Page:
Another minor consumer-related beef I have, has more to do with Harley-Davidson as a company, and less explicitly the Livewire. I would think that riders considering the Livewire have some concern for the environment. Harley does have a webpage, with a small section dedicated to their contribution to the environment and sustainability (be it only a few short paragraphs), but nowhere on the Livewire’s page is there a mention of the environment, sustainability or renewable energy. I would have at the very least expected a link to H-D's Sustainability and Community Responsibility page on the Livewire’s page. That just seems like a lack of preparation or planning on H-D’s part to overlook something that is likely a priority to riders who will consider buying an electric motorcycle. Like I said, it’s a minor beef, but an oversight that would be so easy to rectify.
And finally, let’s talk about H-D Connect, for the Livewire. H-D Connect is a service that will allow you to “connect remotely through your smart phone using the latest version of the Harley-Davidson App. Check bike vitals like battery charge status, see its location on a map, and get security alerts if it’s been bumped, tampered with or moved”. This seems like pretty low-tech stuff, considering car apps can do things like start your car remotely, lock and unlock your doors, adjust your car’s thermostat, and much more. And again, in comparison to the Zero motorcycle’s app that can adjust the bikes torque delivery settings, set the bikes top speed, set riding modes, and get real-time performance data. The Zero app, as well as the car apps I mentioned are generally free to download and use. And there’s the kicker, the H-D connect service will be free for a year, but only available for a fee after that year. That’s right, after a year, your $30,000 motorcycle will require you to pay extra to use the app’s features. If you want to compare that to Tesla’s Premium Connectivity package, don’t. The Premium Connectivity package is a service that is an upgrade to what you already get standard when you buy a Tesla. All of this goes without mentioning that I was already skeptical about Harley-Davidson being able to execute on an effective, bug-free tool. So, to ask customers to pay for that tool boggles my mind. And frankly, the high premium you pay for the all-electric Tesla is where the comparison with the electric Livewire should end.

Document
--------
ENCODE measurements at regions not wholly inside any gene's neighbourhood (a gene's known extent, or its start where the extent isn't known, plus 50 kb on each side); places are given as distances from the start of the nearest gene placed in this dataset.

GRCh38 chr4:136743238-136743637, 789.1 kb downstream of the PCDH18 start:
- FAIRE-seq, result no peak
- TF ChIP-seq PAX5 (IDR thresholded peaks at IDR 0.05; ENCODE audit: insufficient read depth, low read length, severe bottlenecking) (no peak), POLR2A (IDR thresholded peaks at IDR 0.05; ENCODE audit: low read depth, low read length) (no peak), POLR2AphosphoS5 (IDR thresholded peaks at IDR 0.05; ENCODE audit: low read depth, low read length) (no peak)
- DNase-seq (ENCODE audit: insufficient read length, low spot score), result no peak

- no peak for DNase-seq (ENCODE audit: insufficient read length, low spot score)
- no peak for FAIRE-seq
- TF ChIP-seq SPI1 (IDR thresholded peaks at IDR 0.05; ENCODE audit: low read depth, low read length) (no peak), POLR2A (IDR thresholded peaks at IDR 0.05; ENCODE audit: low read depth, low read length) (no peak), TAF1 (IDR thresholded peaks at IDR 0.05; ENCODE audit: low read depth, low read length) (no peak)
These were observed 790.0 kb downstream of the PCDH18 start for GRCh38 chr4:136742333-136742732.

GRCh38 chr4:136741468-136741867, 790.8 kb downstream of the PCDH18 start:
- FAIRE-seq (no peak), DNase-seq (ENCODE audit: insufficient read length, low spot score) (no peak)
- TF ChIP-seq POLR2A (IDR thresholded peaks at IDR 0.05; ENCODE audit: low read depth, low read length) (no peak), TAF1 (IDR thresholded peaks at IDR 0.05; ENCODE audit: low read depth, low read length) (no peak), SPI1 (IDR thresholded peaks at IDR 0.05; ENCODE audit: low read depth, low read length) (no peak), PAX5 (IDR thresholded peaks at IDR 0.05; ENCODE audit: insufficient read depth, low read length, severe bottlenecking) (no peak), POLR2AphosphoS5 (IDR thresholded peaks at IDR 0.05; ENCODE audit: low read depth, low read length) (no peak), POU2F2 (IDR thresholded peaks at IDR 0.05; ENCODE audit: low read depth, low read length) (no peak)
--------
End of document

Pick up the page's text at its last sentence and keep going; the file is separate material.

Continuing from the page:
So, if you can’t tell, this is a topic I’m passionate about. Especially, since I was a fan of the Livewire before all of these non-specific specifications came out this week. The lack of transparency surrounding this bike makes me feel like they’re trying to hide something, or at the very least hype a bike that will inevitably underwhelm. I want to understand the timing. For me it doesn’t make sense to release a starting price, if you don’t have specific numbers to back up said astronomical price. I also want to know why the sound the Livewire makes is being used as a selling point. In comparison to the rumbling exhaust on a Milwaukee 8’s v-twin, the Livewire is going to be virtually silent. The silence was something I thought was really unique, and fun about the Zero when I test rode it, so why pump the sound up as a point of emphasis for the Livewire?Like I said, I have so many more questions, and much that has been released about this bike has lead me to more questions than answers. For now, I’m with the mass of online commenters who have been completely turned off by the price tag on the Livewire. August is not that far away, and hopefully H-D will have those specs available sooner, rather than later, that will hopefully rationalize, even if just a little, why I should spend Road-Glide-Special kind of money, on an electric motorcycle.